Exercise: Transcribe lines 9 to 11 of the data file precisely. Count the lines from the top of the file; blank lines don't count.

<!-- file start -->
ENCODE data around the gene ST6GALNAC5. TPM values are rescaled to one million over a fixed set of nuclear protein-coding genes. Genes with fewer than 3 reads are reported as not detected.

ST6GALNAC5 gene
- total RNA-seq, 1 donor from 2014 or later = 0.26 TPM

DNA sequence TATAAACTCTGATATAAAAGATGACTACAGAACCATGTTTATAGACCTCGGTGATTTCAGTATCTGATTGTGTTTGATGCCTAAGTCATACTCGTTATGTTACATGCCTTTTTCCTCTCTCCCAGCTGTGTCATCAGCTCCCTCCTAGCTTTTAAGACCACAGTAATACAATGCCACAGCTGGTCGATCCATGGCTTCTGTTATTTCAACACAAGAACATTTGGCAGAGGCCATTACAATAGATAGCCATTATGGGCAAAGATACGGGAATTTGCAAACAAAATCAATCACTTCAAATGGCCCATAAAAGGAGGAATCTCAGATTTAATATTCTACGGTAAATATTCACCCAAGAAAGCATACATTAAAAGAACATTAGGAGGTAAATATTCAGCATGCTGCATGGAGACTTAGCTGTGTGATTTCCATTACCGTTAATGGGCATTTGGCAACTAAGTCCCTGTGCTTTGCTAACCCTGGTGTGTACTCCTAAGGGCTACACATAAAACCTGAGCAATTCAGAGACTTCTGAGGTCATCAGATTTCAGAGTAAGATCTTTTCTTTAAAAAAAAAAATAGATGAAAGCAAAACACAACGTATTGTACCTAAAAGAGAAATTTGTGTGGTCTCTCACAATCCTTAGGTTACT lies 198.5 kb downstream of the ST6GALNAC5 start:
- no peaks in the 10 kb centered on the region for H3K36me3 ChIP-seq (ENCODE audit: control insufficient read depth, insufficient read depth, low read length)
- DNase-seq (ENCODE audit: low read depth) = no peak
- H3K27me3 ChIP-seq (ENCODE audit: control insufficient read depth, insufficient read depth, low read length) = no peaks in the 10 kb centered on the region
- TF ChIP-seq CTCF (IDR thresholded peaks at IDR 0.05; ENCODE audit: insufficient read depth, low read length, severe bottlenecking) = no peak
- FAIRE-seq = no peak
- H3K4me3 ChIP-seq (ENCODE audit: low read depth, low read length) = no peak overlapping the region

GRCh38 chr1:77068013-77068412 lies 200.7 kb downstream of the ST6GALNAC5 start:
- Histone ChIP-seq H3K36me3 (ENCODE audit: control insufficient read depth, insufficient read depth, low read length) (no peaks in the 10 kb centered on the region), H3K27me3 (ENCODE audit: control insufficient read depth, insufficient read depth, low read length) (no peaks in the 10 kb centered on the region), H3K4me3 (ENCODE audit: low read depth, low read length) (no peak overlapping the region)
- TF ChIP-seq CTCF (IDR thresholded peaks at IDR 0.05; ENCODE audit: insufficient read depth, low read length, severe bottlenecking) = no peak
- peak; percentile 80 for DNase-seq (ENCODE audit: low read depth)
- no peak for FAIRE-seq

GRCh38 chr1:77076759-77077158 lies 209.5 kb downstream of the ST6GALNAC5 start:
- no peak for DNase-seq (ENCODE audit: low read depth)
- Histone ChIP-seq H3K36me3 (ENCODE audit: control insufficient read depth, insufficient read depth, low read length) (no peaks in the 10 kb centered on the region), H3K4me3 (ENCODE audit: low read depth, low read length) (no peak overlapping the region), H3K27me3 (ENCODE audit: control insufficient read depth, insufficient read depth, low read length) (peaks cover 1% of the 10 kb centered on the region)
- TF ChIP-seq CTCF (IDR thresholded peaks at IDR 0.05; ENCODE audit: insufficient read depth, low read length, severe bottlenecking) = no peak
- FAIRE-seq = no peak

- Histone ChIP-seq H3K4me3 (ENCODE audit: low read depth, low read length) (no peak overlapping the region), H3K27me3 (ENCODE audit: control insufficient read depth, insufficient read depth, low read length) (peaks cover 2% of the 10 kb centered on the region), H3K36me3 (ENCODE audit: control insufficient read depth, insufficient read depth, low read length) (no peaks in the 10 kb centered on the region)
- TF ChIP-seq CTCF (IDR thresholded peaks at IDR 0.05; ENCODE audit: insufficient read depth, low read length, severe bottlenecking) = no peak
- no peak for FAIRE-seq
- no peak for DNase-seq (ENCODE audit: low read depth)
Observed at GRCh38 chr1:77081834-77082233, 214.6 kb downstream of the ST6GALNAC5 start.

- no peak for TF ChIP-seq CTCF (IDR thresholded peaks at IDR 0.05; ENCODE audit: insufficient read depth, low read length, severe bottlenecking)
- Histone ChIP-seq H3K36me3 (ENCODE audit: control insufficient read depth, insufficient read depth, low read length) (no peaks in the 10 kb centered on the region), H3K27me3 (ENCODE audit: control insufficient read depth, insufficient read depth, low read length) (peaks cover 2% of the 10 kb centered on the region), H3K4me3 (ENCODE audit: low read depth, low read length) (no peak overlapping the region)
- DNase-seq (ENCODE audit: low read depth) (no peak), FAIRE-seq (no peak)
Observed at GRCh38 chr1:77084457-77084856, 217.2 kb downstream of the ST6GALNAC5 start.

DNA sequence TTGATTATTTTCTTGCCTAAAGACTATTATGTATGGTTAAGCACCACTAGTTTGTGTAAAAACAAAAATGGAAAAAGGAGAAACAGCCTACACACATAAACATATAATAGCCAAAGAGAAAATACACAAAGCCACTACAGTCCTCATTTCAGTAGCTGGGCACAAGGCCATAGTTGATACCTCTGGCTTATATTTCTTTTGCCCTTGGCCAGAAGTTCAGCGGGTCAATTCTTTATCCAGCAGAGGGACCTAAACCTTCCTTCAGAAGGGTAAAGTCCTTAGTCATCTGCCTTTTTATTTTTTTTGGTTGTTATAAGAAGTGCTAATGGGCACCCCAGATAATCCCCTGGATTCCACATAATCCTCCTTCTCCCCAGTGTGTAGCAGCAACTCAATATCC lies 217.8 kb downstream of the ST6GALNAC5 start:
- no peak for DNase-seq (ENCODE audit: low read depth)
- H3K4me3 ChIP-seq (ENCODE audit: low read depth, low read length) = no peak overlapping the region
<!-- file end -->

- FAIRE-seq = no peak
- H3K4me3 ChIP-seq (ENCODE audit: low read depth, low read length) = no peak overlapping the region

GRCh38 chr1:77068013-77068412 lies 200.7 kb downstream of the ST6GALNAC5 start: